UDRP filers have a duty to research ownership history
A UDRP panel explained the duty complainants have to research the ownership history of a domain name.
A World Intellectual Property Organization panel has found that French company ITF engaged in reverse domain name hijacking over the domain name veripro.com.
The case raises an important question: what duty does a complainant have to undertake research to determine when the domain owner acquired the domain?
In UDRP, the date the current registrant acquired the domain is compared to the date of the complainant’s trademark. If the domain was acquired prior to the complainant getting substantial rights in the mark, then it can’t be proven that the domain was registered in bad faith to target the complainant.
In the veripro.com case, the Complainant argued that the domain owner acquired the domain in 2013. It based this on a change of use of the domain.
But the Complainant could have easily ascertained that this was not when the domain was acquired. As the panel points out, readily available (albeit paywalled) historical Whois data shows that the owner acquired the domain in 2007. The Complainant also could have sent a cease & desist letter or other pre-dispute correspondence to ascertain the acquisition date.
In finding reverse domain name hijacking, the panel wrote (in part):
The Complainant is represented by a law firm which claims a particular specialization in intellectual property. The Complainant therefore was, or should have been, familiar with the requirements of the Policy. The Complaint was peppered with citations from the WIPO Overview 3.0 and citations of no less than 24 previous cases, suggesting that the Complainant should have appreciated the importance of policy jurisprudence. Yet the Complainant failed to address the topics concerned with any degree of adequacy…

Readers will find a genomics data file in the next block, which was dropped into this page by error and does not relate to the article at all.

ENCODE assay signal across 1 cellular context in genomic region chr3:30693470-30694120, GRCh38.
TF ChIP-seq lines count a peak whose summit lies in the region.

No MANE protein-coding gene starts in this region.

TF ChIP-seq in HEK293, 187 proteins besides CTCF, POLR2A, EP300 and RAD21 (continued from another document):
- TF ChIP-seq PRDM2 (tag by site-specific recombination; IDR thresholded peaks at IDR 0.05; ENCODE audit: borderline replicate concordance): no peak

The Panel concludes that the Complaint was not adequately researched (the core issues being the Complainant’s reliance in a wrong date for the Respondent’s acquisition of the disputed domain name, and a lack of demonstrated reputation in the short span of time between the trademark rights and the registration of the disputed domain name), and that the Respondent should not have been on the receiving end of this administrative proceeding.
There’s another interesting wrinkle in this case. After it received the domain owner’s response, the Complainant sought to withdraw the case citing financial considerations because the Respondent asked for a three-member panel. The panel didn’t buy the reasoning:
While the Complainant cited financial reasons for seeking to withdraw the Complaint, the Panel considers it to be more likely that the Complainant’s representative had reviewed the strength of the Respondent’s case and hoped that it might quietly avoid a finding of RDNH.
If that was the goal, it certainly failed.
Cabinet Bouchara represented the Complainant. No representative is named for the Respondent.
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